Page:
What looks like a long, wide surfboard is the latest fishing platform.
Stand-up paddling has been catching on among those who enjoy getting a good core workout by paddling across the water. SUPers can be found on lakes, lagoons and rivers and catching waves in the ocean.
And for those who like to sneak up on fish in the shallows, the SUP is becoming a promising new platform. SUP boards combine the quiet of a kayak with the see-into-the-water elevation of an angler standing in a flats boat.
Standing tall is important for seeing fish in the shallows while fishing for species such as seatrout, redfish, bonefish and permit. You’re more likely to spot a redfish before you scare it away from an SUP board than from a kayak or canoe — though some paddle-fishing veterans stand up while fishing from their canoes and kayaks.
I tried SUP paddling around mangrove islands in the Indian River Lagoon just north of Fort Pierce Inlet recently with my friend Peter Hink of Royal Palm Beach, an avid kayak fisherman who is adding SUP boards to his arsenal of paddle- fishing vessels.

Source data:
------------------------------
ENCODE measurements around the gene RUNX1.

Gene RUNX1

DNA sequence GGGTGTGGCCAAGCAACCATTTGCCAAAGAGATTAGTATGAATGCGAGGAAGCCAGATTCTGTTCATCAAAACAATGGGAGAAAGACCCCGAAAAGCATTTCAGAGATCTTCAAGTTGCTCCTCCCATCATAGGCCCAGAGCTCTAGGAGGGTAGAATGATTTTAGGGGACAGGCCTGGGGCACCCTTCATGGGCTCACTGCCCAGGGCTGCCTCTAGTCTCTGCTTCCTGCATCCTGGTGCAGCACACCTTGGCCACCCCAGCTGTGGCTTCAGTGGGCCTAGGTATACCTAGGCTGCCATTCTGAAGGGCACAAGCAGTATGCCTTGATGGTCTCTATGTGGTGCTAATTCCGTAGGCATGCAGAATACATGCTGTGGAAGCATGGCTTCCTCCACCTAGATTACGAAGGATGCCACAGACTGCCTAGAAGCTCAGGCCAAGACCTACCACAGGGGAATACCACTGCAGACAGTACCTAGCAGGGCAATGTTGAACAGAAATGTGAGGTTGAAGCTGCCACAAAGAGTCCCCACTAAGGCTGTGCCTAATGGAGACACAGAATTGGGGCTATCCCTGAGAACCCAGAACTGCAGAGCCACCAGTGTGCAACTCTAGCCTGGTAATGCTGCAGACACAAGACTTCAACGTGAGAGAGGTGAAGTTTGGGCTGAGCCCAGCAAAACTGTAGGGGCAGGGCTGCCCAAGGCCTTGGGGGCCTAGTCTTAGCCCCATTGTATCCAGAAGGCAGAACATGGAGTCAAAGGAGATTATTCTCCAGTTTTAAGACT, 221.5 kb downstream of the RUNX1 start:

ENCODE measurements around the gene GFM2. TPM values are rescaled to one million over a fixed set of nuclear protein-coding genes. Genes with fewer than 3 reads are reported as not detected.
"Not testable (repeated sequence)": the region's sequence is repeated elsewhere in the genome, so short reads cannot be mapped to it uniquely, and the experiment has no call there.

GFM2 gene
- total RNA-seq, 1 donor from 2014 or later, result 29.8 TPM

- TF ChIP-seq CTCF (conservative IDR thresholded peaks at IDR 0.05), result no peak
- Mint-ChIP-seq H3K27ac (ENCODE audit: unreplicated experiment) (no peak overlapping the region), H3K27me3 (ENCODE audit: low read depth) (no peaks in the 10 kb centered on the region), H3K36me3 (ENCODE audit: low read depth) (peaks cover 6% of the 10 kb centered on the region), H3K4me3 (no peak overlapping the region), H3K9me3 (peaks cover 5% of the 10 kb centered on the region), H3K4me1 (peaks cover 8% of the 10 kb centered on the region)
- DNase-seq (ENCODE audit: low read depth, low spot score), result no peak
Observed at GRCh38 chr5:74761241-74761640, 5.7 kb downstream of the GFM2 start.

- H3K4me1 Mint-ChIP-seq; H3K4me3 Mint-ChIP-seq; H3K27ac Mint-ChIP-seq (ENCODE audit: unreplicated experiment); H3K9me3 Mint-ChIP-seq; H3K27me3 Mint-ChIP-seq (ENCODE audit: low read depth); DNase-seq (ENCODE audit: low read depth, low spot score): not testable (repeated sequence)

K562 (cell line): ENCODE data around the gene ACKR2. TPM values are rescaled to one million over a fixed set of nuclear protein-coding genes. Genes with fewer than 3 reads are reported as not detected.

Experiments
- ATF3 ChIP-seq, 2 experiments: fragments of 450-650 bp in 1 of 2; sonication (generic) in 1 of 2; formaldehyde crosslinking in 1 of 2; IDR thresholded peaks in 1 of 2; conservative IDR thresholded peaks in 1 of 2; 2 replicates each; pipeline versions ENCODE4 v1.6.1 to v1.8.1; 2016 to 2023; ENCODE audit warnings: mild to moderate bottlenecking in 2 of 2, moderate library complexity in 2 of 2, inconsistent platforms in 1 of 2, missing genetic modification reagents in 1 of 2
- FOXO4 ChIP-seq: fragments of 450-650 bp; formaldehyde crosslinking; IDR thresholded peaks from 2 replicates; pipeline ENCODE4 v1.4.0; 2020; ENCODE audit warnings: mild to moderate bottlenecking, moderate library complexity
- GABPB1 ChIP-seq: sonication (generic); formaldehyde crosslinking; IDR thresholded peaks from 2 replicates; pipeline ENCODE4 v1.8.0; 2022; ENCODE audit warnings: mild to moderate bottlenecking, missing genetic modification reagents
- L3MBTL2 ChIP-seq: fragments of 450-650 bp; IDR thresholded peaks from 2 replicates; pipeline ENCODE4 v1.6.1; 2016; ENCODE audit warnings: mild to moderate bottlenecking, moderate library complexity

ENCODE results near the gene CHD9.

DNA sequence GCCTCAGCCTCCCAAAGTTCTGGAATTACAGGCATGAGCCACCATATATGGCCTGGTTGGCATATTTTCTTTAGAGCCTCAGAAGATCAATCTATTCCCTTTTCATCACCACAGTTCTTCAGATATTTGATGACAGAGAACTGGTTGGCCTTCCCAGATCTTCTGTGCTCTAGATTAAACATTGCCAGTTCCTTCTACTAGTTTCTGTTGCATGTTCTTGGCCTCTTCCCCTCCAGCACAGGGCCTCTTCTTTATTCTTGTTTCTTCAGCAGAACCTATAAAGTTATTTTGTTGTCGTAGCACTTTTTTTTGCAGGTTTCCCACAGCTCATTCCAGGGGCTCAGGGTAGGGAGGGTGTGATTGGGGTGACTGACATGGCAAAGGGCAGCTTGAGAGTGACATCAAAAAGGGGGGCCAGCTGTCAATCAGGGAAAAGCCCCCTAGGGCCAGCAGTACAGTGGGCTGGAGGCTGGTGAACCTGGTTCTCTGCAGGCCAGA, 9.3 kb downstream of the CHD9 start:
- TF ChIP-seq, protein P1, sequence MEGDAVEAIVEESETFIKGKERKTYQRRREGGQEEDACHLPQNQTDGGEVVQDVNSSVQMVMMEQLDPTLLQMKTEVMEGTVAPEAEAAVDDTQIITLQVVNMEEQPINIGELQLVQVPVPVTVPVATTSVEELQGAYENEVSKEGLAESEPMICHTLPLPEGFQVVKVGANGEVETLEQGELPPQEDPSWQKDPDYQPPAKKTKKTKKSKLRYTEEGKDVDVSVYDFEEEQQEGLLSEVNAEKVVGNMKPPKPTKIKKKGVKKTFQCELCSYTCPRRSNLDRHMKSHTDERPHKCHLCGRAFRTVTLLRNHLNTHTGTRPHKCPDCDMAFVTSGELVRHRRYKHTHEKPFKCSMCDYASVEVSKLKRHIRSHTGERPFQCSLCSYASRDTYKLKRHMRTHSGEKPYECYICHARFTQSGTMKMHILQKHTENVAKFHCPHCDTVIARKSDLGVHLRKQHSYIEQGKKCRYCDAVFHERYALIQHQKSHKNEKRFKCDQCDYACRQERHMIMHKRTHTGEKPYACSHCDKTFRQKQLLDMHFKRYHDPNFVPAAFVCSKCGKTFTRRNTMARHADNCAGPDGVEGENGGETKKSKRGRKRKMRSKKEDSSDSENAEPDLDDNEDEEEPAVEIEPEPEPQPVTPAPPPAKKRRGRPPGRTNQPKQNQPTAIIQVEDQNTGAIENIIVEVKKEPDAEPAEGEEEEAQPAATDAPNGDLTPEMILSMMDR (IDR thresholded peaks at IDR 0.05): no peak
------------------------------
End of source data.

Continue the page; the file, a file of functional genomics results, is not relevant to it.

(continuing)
Because the Coast Guard considers SUPs to be boats — and because it’s a good idea — we were careful to wear life jackets and carry whistles while we paddled the 13-foot Dragonfly boards, which have V-shaped bows like small boats.
We mounted dry-box coolers on the boards to hold cellphones and other valuables before shoving off from the Stan Blum boat ramp in Fort Pierce. The coolers doubled as seats and had rod holders mounted on them.
Wary at first, I sat on the cooler to paddle. After about 10 minutes of paddling with a light, single-blade paddle, I developed the courage to stand up. I liked it, but I have to admit it felt unstable at first.
After half an hour or so, I began to get more confident in my ability to stand up, paddle in various types of wind and fish from the board. It’s not that hard. You simply use your leg muscles to maintain balance, which is part of the SUP workout.
The first fish I caught from the paddleboard was a small jack crevalle. That would have been fine except for the pelican that wanted to steal it. I moved the hooked fish from one side of the board to the other trying to avoid Mr. Pelican, who jumped on the board at one point as he chased a free meal.
I finally avoided the pesky pelican by moving the hooked fish close to the board, reaching down with long-nosed pliers and releasing it.